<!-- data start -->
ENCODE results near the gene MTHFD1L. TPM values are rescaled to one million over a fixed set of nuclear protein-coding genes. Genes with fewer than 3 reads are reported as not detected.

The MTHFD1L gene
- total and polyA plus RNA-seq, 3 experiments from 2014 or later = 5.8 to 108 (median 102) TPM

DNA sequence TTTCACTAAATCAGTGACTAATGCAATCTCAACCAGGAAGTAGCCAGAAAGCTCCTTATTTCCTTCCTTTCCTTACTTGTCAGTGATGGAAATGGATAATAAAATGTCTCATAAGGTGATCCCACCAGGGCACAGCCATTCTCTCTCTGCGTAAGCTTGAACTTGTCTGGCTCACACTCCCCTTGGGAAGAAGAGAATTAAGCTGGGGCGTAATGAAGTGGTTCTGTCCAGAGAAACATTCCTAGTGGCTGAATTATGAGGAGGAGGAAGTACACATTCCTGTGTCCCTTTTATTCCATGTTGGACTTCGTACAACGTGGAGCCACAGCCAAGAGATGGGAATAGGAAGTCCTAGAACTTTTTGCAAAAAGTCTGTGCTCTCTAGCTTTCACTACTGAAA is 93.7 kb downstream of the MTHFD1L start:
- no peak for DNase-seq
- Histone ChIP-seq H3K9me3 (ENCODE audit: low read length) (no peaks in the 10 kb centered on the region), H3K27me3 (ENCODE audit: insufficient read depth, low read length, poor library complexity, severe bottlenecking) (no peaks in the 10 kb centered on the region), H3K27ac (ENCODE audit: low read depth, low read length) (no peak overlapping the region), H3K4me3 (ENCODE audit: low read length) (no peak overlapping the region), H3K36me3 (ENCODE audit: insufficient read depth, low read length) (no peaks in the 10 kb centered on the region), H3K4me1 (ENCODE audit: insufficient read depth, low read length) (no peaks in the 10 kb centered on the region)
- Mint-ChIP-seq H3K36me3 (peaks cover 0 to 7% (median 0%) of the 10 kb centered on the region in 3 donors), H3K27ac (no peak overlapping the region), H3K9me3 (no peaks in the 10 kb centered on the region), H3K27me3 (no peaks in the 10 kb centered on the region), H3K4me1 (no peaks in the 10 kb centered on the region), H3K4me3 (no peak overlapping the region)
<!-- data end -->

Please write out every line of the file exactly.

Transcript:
ENCODE results near the gene MTHFD1L. TPM values are rescaled to one million over a fixed set of nuclear protein-coding genes. Genes with fewer than 3 reads are reported as not detected.

The MTHFD1L gene
- total and polyA plus RNA-seq, 3 experiments from 2014 or later = 5.8 to 108 (median 102) TPM

DNA sequence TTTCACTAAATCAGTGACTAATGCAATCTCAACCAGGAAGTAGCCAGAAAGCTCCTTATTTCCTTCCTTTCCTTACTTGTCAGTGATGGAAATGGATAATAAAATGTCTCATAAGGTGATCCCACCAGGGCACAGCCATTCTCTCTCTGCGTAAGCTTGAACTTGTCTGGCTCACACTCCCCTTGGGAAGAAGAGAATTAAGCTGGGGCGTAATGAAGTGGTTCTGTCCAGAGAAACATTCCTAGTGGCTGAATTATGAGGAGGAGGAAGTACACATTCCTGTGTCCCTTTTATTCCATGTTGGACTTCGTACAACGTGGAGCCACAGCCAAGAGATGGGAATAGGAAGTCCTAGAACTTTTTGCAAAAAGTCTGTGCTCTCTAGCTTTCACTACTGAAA is 93.7 kb downstream of the MTHFD1L start:
- no peak for DNase-seq
- Histone ChIP-seq H3K9me3 (ENCODE audit: low read length) (no peaks in the 10 kb centered on the region), H3K27me3 (ENCODE audit: insufficient read depth, low read length, poor library complexity, severe bottlenecking) (no peaks in the 10 kb centered on the region), H3K27ac (ENCODE audit: low read depth, low read length) (no peak overlapping the region), H3K4me3 (ENCODE audit: low read length) (no peak overlapping the region), H3K36me3 (ENCODE audit: insufficient read depth, low read length) (no peaks in the 10 kb centered on the region), H3K4me1 (ENCODE audit: insufficient read depth, low read length) (no peaks in the 10 kb centered on the region)
- Mint-ChIP-seq H3K36me3 (peaks cover 0 to 7% (median 0%) of the 10 kb centered on the region in 3 donors), H3K27ac (no peak overlapping the region), H3K9me3 (no peaks in the 10 kb centered on the region), H3K27me3 (no peaks in the 10 kb centered on the region), H3K4me1 (no peaks in the 10 kb centered on the region), H3K4me3 (no peak overlapping the region)